Since we are primarily working remotely or socialize virtually, assume this applies to your online network. We can tell 500 people hi simultaneously, but we can’t talk to them all at once. But if we didn’t talk to 10 of the 500, how will we facilitate relationships if we’re adding people? Yes, I’m talking to the introvert and the extrovert. There’s no one way to network, but if relationships are not moving forward, how awkward is it to successfully job search?
I am convinced at this point the amount of people who follow doesn’t matter. Big numbers are sexy, yet it won’t matter if you’re not engaging them. Most of us are guilty of transacting somehow, although there are people who do it right and to win in the long game. They easily resonate with their connections whenever they share or comment. Some people connect with others and deepen each connection, where most people say that’s too much. You can have a great network with 500 active contacts. Maybe that’s you, but you have to be intentional.
How many who have more than 20,000 have 500 connections engaging them on a weekly or monthly basis? I don’t have a scientific poll to refer to or someone who has counted the number of people they engaged in a conversation via social, text, or phone call. We can’t trust those who “like” or “love” your post because of the lack of exchange. Well, you can count it if you want, but has it translated into something tangible? I’m okay with whatever answer is, but do yourself a favor—complete your profile and be active. Do this on all of your social networks. And create more bandwidth for those who aren’t.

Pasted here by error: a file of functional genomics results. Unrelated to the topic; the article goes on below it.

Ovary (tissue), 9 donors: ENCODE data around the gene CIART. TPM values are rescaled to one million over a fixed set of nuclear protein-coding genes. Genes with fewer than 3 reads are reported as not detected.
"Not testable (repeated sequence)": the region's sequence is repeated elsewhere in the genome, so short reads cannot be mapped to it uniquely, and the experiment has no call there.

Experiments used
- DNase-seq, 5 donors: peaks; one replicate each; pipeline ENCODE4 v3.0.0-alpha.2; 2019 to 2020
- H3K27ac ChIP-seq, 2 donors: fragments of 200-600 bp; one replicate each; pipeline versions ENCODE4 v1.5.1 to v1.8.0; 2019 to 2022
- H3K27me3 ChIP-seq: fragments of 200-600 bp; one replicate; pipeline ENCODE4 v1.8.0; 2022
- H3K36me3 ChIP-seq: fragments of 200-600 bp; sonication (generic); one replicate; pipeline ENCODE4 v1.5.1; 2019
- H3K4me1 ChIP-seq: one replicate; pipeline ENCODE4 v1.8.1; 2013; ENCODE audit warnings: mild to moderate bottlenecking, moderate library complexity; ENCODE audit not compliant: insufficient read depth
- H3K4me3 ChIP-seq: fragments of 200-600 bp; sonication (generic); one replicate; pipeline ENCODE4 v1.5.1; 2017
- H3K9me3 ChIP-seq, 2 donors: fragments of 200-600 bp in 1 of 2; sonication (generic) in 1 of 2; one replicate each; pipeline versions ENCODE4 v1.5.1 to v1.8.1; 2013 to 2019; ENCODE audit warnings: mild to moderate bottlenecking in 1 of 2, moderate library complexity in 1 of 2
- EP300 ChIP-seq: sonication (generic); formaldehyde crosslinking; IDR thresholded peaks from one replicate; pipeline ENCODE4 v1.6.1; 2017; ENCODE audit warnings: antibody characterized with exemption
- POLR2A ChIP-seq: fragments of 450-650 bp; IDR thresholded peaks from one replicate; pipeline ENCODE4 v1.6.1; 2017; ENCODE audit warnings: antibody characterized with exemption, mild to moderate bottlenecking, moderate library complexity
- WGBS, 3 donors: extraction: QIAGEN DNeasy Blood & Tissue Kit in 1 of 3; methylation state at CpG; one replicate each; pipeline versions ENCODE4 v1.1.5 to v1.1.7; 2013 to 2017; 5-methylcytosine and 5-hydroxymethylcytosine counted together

By networking deeper, you can take advantage of the “warm” contact benefits. Familiarity is the breeding ground for a mutually beneficial relationship. If you’re giving overtime to what someone else’s needs in their lives or careers, getting back will be easier. There are caveats to those expectations, but it’s easier to give when you don’t expect before, and it’s easier said than done. Most of our first inclination in providing is to expect something back, even if it’s a thank you.
So, for a more gratifying networking experience, you should consider the following:
a. A short conversation builds name and career association and brings clarity of what you do.
b. To show up unselfishly first and set forth a positive experience with you.
c. To be available for the other person first.
d. You’ll be memorable
e. You’ll be trusted
Here are a few ways you can stretch your networking out to deepen your connections with people:
- There’s usually a 24-48 hour window to start a meaningful conversation. Although not everyone will want to engage, at least the odds would work in your favor. If you’re on LinkedIn, writing a note with the connection invite will make a meaningful conversation more likely.
- Conferences are starting to get scheduled again, and I see a hybrid of online and offline relationships having equal value. You get the jump on building deeper relationships if you create them online first and then inject them with synergy when you meet in person.